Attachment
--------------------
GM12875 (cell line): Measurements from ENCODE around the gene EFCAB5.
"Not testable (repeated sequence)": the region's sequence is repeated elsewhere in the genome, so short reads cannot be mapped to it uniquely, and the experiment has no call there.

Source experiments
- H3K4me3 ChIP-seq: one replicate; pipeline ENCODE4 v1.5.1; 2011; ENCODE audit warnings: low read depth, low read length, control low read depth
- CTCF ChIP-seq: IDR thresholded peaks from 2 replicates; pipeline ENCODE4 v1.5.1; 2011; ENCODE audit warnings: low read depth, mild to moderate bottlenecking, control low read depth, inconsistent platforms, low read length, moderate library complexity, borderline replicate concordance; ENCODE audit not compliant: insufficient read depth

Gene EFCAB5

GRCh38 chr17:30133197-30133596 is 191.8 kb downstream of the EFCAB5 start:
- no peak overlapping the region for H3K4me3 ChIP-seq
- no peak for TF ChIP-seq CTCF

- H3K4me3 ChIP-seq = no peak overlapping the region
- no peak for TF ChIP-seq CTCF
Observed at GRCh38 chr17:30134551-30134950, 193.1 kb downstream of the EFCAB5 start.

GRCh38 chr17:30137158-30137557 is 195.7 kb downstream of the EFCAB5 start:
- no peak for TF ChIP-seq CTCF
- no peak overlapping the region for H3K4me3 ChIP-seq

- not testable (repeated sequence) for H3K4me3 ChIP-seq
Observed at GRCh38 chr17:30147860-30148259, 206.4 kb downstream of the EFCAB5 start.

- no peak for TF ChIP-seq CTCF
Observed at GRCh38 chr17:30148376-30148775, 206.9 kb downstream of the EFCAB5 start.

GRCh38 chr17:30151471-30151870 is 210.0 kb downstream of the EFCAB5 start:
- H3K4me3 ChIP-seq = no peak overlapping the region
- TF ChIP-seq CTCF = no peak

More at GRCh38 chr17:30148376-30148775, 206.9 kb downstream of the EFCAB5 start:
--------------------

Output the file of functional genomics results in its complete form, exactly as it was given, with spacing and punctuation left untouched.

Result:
GM12875 (cell line): Measurements from ENCODE around the gene EFCAB5.
"Not testable (repeated sequence)": the region's sequence is repeated elsewhere in the genome, so short reads cannot be mapped to it uniquely, and the experiment has no call there.

Source experiments
- H3K4me3 ChIP-seq: one replicate; pipeline ENCODE4 v1.5.1; 2011; ENCODE audit warnings: low read depth, low read length, control low read depth
- CTCF ChIP-seq: IDR thresholded peaks from 2 replicates; pipeline ENCODE4 v1.5.1; 2011; ENCODE audit warnings: low read depth, mild to moderate bottlenecking, control low read depth, inconsistent platforms, low read length, moderate library complexity, borderline replicate concordance; ENCODE audit not compliant: insufficient read depth

Gene EFCAB5

GRCh38 chr17:30133197-30133596 is 191.8 kb downstream of the EFCAB5 start:
- no peak overlapping the region for H3K4me3 ChIP-seq
- no peak for TF ChIP-seq CTCF

- H3K4me3 ChIP-seq = no peak overlapping the region
- no peak for TF ChIP-seq CTCF
Observed at GRCh38 chr17:30134551-30134950, 193.1 kb downstream of the EFCAB5 start.

GRCh38 chr17:30137158-30137557 is 195.7 kb downstream of the EFCAB5 start:
- no peak for TF ChIP-seq CTCF
- no peak overlapping the region for H3K4me3 ChIP-seq

- not testable (repeated sequence) for H3K4me3 ChIP-seq
Observed at GRCh38 chr17:30147860-30148259, 206.4 kb downstream of the EFCAB5 start.

- no peak for TF ChIP-seq CTCF
Observed at GRCh38 chr17:30148376-30148775, 206.9 kb downstream of the EFCAB5 start.

GRCh38 chr17:30151471-30151870 is 210.0 kb downstream of the EFCAB5 start:
- H3K4me3 ChIP-seq = no peak overlapping the region
- TF ChIP-seq CTCF = no peak

More at GRCh38 chr17:30148376-30148775, 206.9 kb downstream of the EFCAB5 start: